When I was seven, or perhaps eight years old, my mother sent me to the shopping district of my hometown, Newport News, Va., to pick up a few items for my infant brother. He was only a few days old, and my mother was still confined to her bed. The trip was my first solo sojourn out of the "colored" part of town to the white "downtown" community. This may seem like an awesome burden for a young girl, but it was quite normal at the time.
I suppose my mother thought I had learned "the rules" of how to comport myself when leaving the safety of our all-black community. I had not. I boarded the segregated city bus and took the first available seat, which happened to be in the front. The bus driver pointed to the rear and told me to go sit there. That was the moment I realized my mother did not sit on the back of the bus because she preferred to, but because she had no choice.
After this experience, the whispered conversations I overheard between my parents and my friends about sit-ins at the F.W. Woolworth five-and-dime, police dogs being let loose on children and a rousing preacher "way down south" named Martin Luther King, Jr., made sense to me.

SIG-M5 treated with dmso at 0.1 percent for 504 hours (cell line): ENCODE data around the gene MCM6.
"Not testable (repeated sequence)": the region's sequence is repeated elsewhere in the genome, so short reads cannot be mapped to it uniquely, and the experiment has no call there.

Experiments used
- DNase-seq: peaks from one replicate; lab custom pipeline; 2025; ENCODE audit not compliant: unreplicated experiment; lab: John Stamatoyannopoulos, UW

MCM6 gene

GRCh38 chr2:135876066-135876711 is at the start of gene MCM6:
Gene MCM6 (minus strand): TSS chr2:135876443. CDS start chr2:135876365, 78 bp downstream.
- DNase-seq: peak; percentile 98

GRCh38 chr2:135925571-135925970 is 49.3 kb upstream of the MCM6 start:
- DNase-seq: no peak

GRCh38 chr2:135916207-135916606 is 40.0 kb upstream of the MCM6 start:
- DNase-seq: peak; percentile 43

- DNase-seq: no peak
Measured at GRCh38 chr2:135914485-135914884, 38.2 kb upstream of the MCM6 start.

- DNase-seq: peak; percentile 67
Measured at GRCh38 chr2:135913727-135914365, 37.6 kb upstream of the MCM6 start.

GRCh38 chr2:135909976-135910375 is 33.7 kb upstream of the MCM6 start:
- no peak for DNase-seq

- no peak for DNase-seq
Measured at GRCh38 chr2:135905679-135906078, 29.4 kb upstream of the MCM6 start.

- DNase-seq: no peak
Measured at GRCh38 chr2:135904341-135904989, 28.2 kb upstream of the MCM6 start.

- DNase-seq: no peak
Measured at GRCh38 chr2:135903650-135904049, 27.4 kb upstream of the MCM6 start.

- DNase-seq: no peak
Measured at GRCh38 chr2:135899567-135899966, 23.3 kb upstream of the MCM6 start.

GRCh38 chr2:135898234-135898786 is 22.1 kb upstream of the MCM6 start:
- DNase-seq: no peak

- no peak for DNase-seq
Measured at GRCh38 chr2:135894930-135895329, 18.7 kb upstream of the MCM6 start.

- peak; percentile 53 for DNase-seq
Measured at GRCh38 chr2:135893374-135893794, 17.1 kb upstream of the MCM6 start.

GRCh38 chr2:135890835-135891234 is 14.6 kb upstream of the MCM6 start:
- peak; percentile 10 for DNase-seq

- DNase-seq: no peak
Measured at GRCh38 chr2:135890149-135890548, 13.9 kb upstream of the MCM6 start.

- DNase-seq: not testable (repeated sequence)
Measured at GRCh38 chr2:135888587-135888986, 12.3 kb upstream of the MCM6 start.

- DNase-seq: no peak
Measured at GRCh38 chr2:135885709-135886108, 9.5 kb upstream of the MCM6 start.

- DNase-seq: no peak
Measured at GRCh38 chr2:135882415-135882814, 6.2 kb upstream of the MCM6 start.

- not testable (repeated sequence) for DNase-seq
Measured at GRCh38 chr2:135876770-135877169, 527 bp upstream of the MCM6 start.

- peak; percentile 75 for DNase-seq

Struggle brings change. Within a year or two, segregated public transportation was ruled unconstitutional in Newport News. Days later, I begged my mother take me on that bus so I could sit in the front. (Well, we cautiously tested the waters by taking a seat near the front.)
Yesterday, a breathtaking and deeply moving monument to "the preacher down in the Deep South" opened on the National Mall in Washington, D.C.
Millions who visit it will reflect on the impact Martin Luther King, Jr. had on their lives. From him, I learned that being born black and poor was not the true measure of my worth. I learned that we all have an obligation to root out injustice wherever we find it. For, as Dr. King often said, "injustice anywhere is a threat to justice everywhere."
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